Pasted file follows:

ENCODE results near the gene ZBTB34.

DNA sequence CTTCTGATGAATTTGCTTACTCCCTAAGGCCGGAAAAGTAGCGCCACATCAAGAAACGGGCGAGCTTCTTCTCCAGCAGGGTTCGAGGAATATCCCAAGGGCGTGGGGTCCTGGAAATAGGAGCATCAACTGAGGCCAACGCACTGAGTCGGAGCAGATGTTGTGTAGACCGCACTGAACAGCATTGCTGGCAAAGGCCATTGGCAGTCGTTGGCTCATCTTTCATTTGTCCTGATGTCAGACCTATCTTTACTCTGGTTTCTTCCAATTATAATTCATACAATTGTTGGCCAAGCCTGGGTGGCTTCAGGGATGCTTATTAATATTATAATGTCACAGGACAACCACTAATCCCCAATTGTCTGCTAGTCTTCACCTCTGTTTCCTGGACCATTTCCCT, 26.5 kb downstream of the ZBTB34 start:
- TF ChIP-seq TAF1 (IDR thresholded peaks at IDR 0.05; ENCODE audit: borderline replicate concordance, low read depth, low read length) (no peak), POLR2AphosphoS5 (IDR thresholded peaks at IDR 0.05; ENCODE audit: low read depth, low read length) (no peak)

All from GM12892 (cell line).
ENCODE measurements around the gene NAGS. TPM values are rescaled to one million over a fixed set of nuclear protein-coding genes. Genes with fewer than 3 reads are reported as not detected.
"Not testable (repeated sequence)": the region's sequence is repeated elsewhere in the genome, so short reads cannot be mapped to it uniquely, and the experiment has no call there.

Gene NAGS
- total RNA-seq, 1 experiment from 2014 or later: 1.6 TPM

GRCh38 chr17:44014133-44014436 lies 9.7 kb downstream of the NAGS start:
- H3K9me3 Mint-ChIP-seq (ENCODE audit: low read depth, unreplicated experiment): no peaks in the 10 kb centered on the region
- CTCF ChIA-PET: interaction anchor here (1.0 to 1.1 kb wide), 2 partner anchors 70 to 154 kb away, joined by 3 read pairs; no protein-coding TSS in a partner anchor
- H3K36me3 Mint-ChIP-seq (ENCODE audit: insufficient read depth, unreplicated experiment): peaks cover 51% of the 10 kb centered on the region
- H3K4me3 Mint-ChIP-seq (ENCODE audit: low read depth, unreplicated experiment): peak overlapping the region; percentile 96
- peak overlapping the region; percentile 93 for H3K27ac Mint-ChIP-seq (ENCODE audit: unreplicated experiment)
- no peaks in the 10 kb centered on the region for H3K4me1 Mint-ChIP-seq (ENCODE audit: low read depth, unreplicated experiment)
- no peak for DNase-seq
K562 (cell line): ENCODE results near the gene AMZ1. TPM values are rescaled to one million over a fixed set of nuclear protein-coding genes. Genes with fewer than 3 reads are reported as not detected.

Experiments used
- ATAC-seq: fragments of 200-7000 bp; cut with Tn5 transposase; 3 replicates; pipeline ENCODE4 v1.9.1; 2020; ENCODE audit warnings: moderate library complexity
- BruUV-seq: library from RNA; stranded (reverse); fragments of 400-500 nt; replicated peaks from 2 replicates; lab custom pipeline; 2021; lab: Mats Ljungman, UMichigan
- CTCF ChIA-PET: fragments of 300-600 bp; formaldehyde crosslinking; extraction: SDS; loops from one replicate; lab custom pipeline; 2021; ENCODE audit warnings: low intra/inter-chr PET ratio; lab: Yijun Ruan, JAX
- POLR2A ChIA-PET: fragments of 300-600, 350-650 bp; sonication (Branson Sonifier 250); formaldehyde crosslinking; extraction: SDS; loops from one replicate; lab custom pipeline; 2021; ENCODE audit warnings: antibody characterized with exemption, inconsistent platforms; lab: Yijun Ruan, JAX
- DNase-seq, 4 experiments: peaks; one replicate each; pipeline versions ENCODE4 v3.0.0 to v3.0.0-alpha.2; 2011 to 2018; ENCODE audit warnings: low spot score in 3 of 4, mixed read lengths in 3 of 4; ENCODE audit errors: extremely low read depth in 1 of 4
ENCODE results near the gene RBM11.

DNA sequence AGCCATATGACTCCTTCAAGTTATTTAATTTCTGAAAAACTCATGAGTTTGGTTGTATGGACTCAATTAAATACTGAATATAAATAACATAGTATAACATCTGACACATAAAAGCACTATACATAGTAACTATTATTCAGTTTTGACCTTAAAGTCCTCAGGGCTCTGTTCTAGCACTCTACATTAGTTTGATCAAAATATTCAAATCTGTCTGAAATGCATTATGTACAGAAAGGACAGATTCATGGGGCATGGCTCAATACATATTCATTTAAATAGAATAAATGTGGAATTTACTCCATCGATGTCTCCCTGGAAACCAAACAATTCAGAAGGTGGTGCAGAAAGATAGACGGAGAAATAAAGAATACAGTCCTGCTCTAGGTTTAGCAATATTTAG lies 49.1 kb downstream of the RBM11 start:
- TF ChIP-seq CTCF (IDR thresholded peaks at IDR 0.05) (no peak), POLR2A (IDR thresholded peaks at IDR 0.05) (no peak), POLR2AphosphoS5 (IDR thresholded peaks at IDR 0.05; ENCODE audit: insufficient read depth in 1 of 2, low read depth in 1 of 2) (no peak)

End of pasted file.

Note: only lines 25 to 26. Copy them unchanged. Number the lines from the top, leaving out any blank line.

DNA sequence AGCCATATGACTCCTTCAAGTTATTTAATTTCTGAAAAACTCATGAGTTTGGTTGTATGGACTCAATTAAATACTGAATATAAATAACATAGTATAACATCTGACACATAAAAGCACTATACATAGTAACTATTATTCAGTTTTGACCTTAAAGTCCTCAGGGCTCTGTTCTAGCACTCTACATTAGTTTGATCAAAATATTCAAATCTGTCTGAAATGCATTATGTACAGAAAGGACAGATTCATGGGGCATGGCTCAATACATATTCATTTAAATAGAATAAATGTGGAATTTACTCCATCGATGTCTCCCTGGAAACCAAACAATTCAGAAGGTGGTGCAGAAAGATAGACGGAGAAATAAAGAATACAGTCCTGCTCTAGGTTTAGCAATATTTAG lies 49.1 kb downstream of the RBM11 start:
- TF ChIP-seq CTCF (IDR thresholded peaks at IDR 0.05) (no peak), POLR2A (IDR thresholded peaks at IDR 0.05) (no peak), POLR2AphosphoS5 (IDR thresholded peaks at IDR 0.05; ENCODE audit: insufficient read depth in 1 of 2, low read depth in 1 of 2) (no peak)